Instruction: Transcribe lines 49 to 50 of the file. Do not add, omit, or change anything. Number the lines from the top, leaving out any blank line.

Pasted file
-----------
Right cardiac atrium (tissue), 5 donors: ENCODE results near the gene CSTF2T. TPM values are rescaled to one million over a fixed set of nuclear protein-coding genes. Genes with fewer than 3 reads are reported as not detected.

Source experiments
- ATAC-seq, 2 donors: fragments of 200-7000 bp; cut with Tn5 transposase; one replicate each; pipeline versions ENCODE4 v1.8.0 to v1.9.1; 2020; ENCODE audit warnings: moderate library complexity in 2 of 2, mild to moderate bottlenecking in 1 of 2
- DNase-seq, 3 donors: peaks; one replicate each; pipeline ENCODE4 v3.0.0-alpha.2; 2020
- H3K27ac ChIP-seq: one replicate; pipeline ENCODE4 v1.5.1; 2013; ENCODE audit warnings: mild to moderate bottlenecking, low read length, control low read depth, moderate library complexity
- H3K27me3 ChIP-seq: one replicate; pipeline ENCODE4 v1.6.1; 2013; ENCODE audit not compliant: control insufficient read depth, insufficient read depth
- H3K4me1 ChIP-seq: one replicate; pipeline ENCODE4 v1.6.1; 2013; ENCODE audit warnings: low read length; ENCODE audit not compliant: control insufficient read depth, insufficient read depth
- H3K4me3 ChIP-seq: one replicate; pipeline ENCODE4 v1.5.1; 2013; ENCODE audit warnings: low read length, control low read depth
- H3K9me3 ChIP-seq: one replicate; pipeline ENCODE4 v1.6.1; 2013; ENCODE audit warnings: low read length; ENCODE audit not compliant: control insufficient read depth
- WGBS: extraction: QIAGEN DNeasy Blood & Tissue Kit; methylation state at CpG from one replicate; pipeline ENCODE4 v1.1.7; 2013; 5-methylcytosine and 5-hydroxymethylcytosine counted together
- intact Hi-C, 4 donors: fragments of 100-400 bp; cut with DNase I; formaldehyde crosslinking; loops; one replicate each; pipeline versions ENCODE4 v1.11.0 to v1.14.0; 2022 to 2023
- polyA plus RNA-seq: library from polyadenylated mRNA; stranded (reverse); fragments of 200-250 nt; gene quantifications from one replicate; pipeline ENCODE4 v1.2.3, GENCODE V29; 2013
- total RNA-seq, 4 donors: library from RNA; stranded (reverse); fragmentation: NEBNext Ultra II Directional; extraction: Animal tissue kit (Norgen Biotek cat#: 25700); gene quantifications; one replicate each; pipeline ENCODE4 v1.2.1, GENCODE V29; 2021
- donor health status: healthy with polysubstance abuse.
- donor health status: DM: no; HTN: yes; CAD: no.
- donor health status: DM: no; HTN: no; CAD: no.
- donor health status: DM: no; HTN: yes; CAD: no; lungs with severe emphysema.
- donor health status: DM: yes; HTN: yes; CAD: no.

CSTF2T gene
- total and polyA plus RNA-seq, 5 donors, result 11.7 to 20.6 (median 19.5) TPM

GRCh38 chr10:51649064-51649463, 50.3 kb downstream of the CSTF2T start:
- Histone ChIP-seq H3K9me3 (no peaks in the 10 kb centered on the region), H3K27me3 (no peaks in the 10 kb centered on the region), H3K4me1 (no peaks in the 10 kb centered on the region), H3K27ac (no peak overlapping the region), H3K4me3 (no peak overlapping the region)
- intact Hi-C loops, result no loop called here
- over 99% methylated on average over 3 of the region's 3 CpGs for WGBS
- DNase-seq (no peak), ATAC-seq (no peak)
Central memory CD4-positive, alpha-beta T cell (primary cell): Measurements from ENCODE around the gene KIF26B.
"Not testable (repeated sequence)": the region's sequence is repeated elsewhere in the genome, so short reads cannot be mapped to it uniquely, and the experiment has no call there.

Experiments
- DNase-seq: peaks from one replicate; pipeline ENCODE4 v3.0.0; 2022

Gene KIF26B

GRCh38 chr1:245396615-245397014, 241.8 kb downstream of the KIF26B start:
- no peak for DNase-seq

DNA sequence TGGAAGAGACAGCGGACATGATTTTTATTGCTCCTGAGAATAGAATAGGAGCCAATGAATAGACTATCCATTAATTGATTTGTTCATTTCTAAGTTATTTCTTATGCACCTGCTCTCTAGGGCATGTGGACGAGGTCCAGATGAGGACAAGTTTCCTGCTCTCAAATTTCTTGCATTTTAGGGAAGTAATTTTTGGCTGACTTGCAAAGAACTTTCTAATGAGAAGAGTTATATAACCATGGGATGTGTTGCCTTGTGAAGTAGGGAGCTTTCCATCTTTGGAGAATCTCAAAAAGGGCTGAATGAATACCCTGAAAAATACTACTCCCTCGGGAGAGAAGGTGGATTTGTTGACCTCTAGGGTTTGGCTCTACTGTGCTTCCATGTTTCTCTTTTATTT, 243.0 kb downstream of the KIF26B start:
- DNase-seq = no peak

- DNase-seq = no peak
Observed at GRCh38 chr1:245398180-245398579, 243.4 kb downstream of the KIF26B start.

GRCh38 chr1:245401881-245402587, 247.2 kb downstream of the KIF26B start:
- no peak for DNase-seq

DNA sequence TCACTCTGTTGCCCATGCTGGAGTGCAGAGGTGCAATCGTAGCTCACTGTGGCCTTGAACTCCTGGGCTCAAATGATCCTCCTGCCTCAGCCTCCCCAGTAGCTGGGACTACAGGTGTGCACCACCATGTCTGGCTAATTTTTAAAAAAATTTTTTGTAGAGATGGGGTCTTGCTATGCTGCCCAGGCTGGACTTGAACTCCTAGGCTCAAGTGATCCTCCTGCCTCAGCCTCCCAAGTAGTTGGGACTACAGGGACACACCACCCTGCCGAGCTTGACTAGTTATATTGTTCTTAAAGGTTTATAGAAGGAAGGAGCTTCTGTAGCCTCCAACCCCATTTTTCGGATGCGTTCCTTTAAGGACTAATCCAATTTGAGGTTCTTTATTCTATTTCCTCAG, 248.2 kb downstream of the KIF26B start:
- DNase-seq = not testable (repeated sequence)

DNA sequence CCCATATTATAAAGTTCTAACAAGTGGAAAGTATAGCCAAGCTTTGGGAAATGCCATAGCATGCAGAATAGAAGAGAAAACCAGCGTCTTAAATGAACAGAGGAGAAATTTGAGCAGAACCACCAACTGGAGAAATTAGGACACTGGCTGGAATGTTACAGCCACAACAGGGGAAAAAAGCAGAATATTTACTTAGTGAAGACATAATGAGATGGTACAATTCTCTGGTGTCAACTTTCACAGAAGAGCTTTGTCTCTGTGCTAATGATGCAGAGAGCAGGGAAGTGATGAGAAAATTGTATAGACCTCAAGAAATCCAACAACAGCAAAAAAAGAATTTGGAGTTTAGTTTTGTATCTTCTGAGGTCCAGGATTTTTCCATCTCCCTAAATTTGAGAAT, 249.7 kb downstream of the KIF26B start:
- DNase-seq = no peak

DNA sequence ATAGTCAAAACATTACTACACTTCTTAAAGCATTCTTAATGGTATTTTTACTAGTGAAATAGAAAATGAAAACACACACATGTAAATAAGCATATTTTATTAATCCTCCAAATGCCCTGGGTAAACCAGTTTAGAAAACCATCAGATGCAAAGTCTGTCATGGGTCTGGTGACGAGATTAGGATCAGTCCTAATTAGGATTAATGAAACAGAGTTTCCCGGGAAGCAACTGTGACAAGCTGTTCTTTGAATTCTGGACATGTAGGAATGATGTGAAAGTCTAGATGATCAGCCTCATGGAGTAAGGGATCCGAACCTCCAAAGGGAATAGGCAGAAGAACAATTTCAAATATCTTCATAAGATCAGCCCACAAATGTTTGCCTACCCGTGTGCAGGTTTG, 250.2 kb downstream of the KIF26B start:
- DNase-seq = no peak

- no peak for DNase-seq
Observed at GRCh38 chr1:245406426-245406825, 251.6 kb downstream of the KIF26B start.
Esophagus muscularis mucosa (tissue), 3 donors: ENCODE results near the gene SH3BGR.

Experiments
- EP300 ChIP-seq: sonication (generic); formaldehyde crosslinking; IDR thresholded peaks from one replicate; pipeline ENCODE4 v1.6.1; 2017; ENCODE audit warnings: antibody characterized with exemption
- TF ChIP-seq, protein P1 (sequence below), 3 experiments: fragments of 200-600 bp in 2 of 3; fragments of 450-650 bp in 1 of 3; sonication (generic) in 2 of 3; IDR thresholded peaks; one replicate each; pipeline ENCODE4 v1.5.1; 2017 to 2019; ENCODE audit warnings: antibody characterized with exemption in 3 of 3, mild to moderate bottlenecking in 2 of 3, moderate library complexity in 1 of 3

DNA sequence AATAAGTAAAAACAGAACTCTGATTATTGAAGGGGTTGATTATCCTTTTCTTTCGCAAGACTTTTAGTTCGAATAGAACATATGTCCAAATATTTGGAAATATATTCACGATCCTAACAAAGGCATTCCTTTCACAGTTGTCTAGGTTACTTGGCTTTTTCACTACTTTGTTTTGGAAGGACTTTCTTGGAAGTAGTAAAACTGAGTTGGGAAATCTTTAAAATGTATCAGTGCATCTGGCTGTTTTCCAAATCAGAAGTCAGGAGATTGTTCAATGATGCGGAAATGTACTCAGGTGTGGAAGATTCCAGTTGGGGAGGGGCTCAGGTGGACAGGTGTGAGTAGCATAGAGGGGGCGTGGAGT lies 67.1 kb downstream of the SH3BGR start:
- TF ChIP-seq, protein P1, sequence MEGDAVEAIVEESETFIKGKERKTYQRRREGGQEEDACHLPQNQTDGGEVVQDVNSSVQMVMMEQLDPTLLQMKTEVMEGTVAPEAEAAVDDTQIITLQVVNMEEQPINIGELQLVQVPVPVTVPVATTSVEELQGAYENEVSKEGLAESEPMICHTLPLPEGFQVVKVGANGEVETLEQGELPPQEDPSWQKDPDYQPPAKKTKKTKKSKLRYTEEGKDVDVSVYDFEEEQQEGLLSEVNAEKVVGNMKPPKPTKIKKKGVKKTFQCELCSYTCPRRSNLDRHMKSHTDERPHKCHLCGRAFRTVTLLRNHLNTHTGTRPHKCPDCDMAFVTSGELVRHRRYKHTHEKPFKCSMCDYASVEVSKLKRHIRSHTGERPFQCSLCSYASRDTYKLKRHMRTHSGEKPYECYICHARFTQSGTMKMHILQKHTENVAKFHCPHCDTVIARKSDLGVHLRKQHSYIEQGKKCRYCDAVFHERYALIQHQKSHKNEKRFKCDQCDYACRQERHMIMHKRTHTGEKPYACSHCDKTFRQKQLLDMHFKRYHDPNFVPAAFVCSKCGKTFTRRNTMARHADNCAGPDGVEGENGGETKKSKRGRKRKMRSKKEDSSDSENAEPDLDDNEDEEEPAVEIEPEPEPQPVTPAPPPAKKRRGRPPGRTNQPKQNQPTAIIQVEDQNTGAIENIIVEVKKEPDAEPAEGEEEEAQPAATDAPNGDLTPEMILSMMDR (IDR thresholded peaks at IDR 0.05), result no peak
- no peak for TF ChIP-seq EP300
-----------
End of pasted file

- EP300 ChIP-seq: sonication (generic); formaldehyde crosslinking; IDR thresholded peaks from one replicate; pipeline ENCODE4 v1.6.1; 2017; ENCODE audit warnings: antibody characterized with exemption
- TF ChIP-seq, protein P1 (sequence below), 3 experiments: fragments of 200-600 bp in 2 of 3; fragments of 450-650 bp in 1 of 3; sonication (generic) in 2 of 3; IDR thresholded peaks; one replicate each; pipeline ENCODE4 v1.5.1; 2017 to 2019; ENCODE audit warnings: antibody characterized with exemption in 3 of 3, mild to moderate bottlenecking in 2 of 3, moderate library complexity in 1 of 3